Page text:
The doctrine of the Trinity is one of the most misinterpreted and controversial aspects of Christianity. Historically, there have been debates surrounding this foundational concept of Christian faith. People often make mistakes trying to understand the nature of God, which stems primarily from their denial they cannot fully grasp the almighty Lord. The concept of the Trinity is not just one of many beliefs about God, but an explanation of who God is. This paper argues that if the postulates of the classic doctrine of the Trinity are negated, it will be impossible to justify the Scripture and rather easy to refute foundational truths at the base of Christianity itself. The alternatives suggested by Modelism, Arianism, and Unitarianism are not consistent with the Biblical text either theologically or philosophically.
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First, it is important to acknowledge that Jesus Christ is both fully God and fully man. If not, then his sacrifice and atonement would be considered void and stand in opposition to the idea of perfection of Jesus Christ, which is perpetuated by the Scripture (Wainright 123). The Son of God is in the flesh, which makes him human. However, if he were only partly God, the sacrifice would be insufficient. Thus, the classical doctrine of the Trinity implies that the representation of salvation in the Scripture is void of inconsistencies. After all, the belief in the Triune God is what finally brings man to God and allows the path to salvation through the sacrifice of Christ.
Second, the Holy Spirit is God as the only way for the man to be holy is through the Holy Spirit. The Bible notes that only God can do his saving work, which leads to a rational conclusion that the Holy Spirit is God, along with Father and Son (Wainright 122). Therefore, rejecting the concept of the Trinity implies the rejection of God and worship of a completely separate, false divinity. The almighty and internal God must be addressed in fullness, which is why denying the true, eternal nature of God is wrong. It would be a form of sin to not worship a true Triune God, and honor a false deity instead. Those, who choose to deny and reject the Godhead, are not Christian and remain far from salvation.
It is crucial to recognize that faith cannot function without the object of belief. Therefore, denying the full divinity of each of the parts of the Holy Trinity annuls the religion. Mormons or Jehovah’s witnesses worship in vain as they choose to reject the classical doctrine and the belief in three persons as one God. Some individuals’ lack of understanding does not eliminate the truth. After all, the doctrine of the Trinity is complex and nuanced, which often results in misinterpretations and controversies. Despite that, the Scripture confirms the Godhead and provides the only rational explanation and description of God’s nature. Although the concept might be hard to decipher and substantially understand, truth is truth.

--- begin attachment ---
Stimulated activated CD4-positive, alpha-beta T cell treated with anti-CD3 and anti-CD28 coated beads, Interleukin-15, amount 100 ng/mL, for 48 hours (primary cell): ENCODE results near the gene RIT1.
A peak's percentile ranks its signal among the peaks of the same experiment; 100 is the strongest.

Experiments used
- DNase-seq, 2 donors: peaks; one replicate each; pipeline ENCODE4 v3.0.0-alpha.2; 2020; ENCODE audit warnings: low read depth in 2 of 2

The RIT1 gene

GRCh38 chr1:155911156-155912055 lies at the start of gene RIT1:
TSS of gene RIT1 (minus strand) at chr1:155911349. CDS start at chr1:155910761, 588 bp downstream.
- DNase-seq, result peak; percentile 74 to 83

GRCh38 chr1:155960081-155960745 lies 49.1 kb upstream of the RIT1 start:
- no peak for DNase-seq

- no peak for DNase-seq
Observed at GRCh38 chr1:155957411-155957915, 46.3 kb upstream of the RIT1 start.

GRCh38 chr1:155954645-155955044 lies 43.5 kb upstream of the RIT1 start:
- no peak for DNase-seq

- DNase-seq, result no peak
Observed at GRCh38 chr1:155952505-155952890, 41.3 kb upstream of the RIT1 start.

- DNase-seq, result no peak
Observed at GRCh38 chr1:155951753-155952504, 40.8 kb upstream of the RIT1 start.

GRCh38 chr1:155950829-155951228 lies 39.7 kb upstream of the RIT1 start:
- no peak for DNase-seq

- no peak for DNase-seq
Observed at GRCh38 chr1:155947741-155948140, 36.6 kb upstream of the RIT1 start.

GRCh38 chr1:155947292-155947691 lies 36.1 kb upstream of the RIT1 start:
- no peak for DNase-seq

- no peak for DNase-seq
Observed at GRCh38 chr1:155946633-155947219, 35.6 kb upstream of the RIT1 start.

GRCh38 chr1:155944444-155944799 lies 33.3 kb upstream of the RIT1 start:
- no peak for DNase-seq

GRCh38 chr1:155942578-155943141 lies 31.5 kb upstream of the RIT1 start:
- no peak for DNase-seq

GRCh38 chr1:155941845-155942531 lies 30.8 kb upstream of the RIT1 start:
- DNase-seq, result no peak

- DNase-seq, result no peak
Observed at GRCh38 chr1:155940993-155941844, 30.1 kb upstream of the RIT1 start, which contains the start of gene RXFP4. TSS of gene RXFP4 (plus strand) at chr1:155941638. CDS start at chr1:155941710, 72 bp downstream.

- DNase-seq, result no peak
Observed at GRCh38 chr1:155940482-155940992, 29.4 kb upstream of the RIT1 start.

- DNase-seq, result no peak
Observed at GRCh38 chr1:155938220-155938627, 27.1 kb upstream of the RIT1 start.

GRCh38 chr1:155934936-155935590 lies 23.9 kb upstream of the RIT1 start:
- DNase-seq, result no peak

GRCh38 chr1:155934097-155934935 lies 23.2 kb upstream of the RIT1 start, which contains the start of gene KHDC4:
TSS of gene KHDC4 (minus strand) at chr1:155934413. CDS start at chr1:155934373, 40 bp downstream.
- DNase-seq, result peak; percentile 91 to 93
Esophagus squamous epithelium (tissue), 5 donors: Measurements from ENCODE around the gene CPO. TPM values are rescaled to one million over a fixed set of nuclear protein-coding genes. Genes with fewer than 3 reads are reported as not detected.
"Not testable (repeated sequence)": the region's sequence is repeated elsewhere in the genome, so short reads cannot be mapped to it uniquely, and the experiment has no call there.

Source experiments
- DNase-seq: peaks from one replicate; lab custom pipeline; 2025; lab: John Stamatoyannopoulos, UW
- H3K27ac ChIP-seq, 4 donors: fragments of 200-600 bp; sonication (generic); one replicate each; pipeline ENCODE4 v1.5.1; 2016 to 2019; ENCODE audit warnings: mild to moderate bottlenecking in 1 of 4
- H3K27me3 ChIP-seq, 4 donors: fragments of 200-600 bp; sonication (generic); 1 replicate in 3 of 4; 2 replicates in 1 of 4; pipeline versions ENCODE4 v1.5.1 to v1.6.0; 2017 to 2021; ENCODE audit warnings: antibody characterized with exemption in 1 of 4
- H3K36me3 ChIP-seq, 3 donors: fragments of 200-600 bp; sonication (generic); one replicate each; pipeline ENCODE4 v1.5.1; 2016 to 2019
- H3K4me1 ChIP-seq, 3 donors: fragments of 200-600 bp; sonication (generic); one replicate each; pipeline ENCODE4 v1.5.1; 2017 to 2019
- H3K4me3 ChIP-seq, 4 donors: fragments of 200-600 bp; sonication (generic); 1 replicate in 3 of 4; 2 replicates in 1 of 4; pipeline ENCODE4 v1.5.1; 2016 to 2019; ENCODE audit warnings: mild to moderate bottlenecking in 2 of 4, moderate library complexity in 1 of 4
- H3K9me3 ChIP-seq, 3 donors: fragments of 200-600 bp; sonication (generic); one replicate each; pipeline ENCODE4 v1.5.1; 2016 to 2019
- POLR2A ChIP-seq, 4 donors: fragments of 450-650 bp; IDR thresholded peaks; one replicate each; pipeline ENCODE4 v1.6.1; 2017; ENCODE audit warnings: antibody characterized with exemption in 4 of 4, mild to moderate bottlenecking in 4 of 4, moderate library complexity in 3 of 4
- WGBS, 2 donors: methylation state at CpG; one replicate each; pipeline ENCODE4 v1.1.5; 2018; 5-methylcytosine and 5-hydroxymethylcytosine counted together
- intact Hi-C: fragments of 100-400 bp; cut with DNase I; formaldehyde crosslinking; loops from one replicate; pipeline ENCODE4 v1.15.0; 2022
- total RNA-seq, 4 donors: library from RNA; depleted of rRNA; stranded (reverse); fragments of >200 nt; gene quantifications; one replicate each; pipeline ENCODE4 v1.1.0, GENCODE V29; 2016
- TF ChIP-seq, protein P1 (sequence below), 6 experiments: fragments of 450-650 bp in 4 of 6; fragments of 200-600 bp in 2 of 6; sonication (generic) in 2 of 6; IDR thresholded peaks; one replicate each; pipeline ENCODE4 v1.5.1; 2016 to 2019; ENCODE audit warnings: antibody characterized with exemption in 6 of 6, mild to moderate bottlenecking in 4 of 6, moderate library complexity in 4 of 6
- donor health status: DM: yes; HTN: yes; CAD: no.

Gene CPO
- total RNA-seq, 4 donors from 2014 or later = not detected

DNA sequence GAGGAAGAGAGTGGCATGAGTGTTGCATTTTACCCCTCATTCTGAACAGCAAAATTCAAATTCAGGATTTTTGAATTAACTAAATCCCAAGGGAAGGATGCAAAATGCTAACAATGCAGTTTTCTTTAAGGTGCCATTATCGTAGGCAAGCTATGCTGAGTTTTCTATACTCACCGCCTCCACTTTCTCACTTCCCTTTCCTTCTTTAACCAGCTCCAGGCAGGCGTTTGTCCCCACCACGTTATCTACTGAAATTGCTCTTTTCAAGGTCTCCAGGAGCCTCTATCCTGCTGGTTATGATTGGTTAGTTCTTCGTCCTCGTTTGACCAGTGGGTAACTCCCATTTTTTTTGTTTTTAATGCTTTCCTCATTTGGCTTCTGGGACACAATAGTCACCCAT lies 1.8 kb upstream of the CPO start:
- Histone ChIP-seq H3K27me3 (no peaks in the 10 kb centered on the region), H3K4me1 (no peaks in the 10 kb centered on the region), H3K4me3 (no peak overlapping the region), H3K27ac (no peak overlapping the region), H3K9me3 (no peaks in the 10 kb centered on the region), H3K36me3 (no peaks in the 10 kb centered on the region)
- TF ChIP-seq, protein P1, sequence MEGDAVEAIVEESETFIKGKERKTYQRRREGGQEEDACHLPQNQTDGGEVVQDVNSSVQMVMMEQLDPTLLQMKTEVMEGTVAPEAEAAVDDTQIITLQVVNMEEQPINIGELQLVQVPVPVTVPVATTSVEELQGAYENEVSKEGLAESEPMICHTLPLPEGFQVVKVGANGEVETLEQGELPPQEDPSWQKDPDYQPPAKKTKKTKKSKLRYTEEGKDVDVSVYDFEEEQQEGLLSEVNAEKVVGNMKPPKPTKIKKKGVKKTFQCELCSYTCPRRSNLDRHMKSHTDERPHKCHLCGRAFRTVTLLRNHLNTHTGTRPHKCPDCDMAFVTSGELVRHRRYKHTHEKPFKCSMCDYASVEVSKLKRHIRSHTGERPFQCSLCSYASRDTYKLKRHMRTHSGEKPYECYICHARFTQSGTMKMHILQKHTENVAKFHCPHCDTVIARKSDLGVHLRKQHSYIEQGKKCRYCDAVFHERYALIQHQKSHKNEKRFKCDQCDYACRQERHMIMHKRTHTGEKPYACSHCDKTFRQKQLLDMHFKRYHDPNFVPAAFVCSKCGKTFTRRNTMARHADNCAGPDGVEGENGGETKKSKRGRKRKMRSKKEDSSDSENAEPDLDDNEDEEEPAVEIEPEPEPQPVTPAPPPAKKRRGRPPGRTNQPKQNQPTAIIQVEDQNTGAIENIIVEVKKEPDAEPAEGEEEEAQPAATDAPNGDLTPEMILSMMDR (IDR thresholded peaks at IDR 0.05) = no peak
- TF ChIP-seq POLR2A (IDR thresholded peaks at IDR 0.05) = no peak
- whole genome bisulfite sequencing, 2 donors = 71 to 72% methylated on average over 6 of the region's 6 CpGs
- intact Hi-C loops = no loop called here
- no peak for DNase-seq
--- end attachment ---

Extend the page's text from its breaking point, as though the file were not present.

Despite that, it is important to recognize examine the relationships between Father, Son, and the Holy Spirit. Schoonenberg notes that “Jesus Christ and the Father face one another in personal relationship, and the Holy Spirit in us prays to the Father and calls out to the Son” (114). Thus, each part of the Trinity is connected to another one through a personal relationship. Therefore, they face one another in the history of salvation.
Furthermore, no argument about the Trinity cannot be complete without mentioning God’s simplicity. This entails that God has no distinct parts, but either everything, which constitutes God, is God. Even those who reject the majority of Christian doctrines accept the concept of divine simplicity (White 67). Essentially, if any part of God were not fully God, he would depend on it. Thus, if parts of God were not God, God could never exist as an independent and pure being presented in the pages of the Bible. Divine simplicity is a doctrine deeply rooted in the text of the Scripture, which makes it widely acceptable (White 67). There is no denial that if God were comprised of parts that were not God, he would be much like a computer dependent on a motherboard or storage drives.
In conclusion, it is evident that God is Triune, rather than an isolated being, which is a notion popularized by Unitarian theists. If the classical doctrine of the Trinity is rejected, then God cannot be fully perfect and pure. Moreover, the atonement and sacrifice of Jesus Christ could not be considered perfect. Christianity is grounded on the belief that God’s true nature stems from a triad of eternal persons, Father, Son, and the Holy Spirit. Denying the nature of God is to reject the Christian faith entirely and to worship a completely separate, false deity, which is to directly engage in sin. Therefore, the classical doctrine is the only logical and rational one. It is consistent with the Scripture and the concept of divine simplicity, which affirms God’s Oneness and purity.
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Schoonenberg, Peter J. A. M. “Trinity – The Consummated Covenant: Theses on the Doctrine of the Trinitarian God.” Studies in Religion/Sciences Religieuses, vol. 5, no. 2, 1975, pp. 111–116. Web.
Wainwright, Geoffrey. “The Doctrine of the Trinity.” Union Seminary Review, vol. 45, no. 2, 1991, pp. 117–132. Web.
White, Thomas J. “Divine Simplicity and the Holy Trinity.” International Journal of Systematic Theology, vol. 18, no. 1, 2016, pp. 66–93. Web.